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A leading authority's panoramic history compares the experiences of immigrant-ethnic groups, African-Americans, and Native Americans to each other and in relation to the national political culture.
Do recent changes in American law and politics mean that our national motto -- e pluribus unum -- is at last becoming a reality? Lawrence H. Fuchs searches for answers to this question by examining the historical patterns of American ethnicity and the ways in which a national political culture has evolved to accommodate ethnic diversity. Fuchs looks first at white European immigrants, showing how most of them and especially their children became part of a unifying political culture. He also describes the ways in which systems of coercive pluralism kept persons of color from fully participating in the civic culture. He documents the dismantling of those systems and the emergence of a more inclusive and stronger civic culture in which voluntary pluralism flourishes.
In comparing past patterns of ethnicity in America with those of today, Fuchs finds reasons for optimism. Diversity itself has become a unifying principle, and Americans now celebrate ethnicity. One encouraging result is the acculturation of recent immigrants from Third World countries. But Fuchs also examines the tough issues of racial and ethnic conflict and the problems of the ethno-underclass, the new outsiders. The American Kaleidoscope ends with a searching analysis of public policies that protect individual rights and enable ethnic diversity to prosper.
Because of his lifelong involvement with issues of race relations and ethnicity, Lawrence H. Fuchs is singularly qualified to write on a grand scale about the interdependence in the United States of the unum and the pluribus. His book helps to clarify some difficult issues that policymakers will surely face in the future, such as those dealing with immigration, language, and affirmative action.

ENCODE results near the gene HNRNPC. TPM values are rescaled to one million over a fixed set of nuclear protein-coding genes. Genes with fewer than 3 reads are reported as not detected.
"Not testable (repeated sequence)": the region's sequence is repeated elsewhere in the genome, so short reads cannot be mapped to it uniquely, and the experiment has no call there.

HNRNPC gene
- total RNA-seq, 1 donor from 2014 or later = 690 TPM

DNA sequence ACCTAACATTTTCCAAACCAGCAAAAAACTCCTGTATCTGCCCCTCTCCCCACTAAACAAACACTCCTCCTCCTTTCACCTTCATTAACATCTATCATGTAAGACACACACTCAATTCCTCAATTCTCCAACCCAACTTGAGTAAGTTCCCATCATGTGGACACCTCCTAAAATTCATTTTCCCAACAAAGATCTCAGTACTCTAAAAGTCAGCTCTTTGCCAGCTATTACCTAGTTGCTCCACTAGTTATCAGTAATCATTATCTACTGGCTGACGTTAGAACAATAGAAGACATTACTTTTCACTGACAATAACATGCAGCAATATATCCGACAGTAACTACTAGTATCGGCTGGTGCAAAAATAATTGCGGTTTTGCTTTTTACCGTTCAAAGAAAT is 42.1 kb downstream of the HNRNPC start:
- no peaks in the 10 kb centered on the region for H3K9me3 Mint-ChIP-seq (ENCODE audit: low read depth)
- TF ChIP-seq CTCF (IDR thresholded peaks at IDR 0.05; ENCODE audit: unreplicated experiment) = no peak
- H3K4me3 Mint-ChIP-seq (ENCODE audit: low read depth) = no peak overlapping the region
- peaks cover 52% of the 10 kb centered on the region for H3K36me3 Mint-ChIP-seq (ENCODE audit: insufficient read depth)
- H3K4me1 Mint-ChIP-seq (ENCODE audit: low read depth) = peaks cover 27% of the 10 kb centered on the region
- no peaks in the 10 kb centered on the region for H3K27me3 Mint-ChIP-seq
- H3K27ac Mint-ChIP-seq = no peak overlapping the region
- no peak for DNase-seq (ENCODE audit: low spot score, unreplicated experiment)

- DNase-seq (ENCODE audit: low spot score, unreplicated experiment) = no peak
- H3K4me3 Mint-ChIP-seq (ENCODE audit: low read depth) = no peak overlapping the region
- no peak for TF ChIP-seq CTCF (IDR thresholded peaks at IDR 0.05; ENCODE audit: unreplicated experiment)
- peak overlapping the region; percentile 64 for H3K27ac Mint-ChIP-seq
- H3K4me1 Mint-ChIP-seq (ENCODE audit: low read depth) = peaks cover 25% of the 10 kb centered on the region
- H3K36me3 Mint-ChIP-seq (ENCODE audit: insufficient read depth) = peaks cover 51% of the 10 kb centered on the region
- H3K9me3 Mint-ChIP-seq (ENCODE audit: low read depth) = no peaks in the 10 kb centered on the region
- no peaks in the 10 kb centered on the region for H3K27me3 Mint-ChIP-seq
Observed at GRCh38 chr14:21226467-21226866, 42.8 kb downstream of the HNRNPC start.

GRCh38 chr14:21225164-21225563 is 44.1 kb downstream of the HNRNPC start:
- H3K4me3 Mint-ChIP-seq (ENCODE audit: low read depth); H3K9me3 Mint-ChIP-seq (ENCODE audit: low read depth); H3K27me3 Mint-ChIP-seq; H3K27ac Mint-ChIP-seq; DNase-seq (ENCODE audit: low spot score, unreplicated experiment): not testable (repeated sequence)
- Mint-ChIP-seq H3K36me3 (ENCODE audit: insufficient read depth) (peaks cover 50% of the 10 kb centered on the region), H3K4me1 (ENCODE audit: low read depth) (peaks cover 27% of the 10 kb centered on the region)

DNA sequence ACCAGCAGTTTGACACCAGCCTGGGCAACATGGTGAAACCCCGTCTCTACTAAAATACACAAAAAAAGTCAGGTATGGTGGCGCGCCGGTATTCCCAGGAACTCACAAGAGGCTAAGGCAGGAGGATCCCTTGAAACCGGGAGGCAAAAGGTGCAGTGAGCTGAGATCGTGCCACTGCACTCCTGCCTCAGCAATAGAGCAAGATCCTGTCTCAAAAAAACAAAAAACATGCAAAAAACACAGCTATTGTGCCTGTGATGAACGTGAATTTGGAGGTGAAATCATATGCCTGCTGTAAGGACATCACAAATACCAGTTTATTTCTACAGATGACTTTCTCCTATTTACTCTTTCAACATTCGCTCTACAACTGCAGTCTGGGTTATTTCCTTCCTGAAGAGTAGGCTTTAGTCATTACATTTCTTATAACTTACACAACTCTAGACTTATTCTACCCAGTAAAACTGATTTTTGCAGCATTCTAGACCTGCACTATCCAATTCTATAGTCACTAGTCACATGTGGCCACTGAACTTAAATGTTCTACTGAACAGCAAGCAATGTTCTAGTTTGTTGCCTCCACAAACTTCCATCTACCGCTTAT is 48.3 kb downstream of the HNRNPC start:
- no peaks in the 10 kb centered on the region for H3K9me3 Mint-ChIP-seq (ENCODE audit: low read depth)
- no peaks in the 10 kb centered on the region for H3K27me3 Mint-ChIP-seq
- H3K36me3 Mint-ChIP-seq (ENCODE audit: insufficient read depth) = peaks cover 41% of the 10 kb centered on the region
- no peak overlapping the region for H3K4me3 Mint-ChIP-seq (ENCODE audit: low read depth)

Lawrence H Fuchs —
Lawrence H. Fuchs, Meyer and Walter Jaffe Professor of American Civilization and Politics at Brandeis University, is Vice-Chair of the United States Commission on Immigration Reform. He was appointed by President Carter and the Congress as Executive Director of the Select Commission on Immigration and Refugee Policy. The Commission's 1981 report became the basis for the Immigration Reform and Control Act of 1986, the first major reform of U.S. immigration policy since 1965. Fuchs frequently has testified before the House and Senate on immigration and refugee policy. He is the author of Family Matters (1973), American Ethnic Politics (1968), Those Peculiar Americans: The Peace Corps and American National Character (1968), John F. Kennedy and American Catholicism (1967), Hawaii Pono (1961), and The Political Behavior of American Jews (1955). He is also the originator and principal scholar of two texts, Black in White America (1974) and The American Experiment (1981).
Fuchs, Lawrence H. The American kaleidoscope: race, ethnicity, and the civic culture. Wesleyan, 1991 (c1990). (Dist. by University Press of New England), 618p index afp ISBN 0-8195-5122-8. Outstanding Title! Reviewed in 1991jun CHOICE.
In this masterful examination of US immigration history Fuchs compares patterns of ethnicity and ethnic assimilation and resistance across 150 years, with special emphasis on the post-WW II years. He observes that the process of acculturation of national groups, whether in the 1840s or the 1990s, is roughly similar for very different ethnic blocs. Further, Fuchs asserts the civic culture that emerged in the early Republic, which found that all immigrants could become members of the governing political and cultural order on the basis of equal rights, had continued. The melting pot myth, he concludes, is confirmed by the shift from a coercive "sojourner pluralism" to entry into the civic culture. Fuchs does not ignore, however, the hard issues of racial and ethnic conflict, or the persistence of an ethnic (primarily African American) underclass. Nor does he minimize the resistance to assimilation, both by the native-born and by the ethnic group itself. Nonetheless, Fuchs strikes a hopeful note, however qualified. Marked by judiciousness and balance throughout, this is a definitive study of ethnicity in America.
Upper-division undergraduates and above. -- M. Cantor, University of Massachusetts at Amherst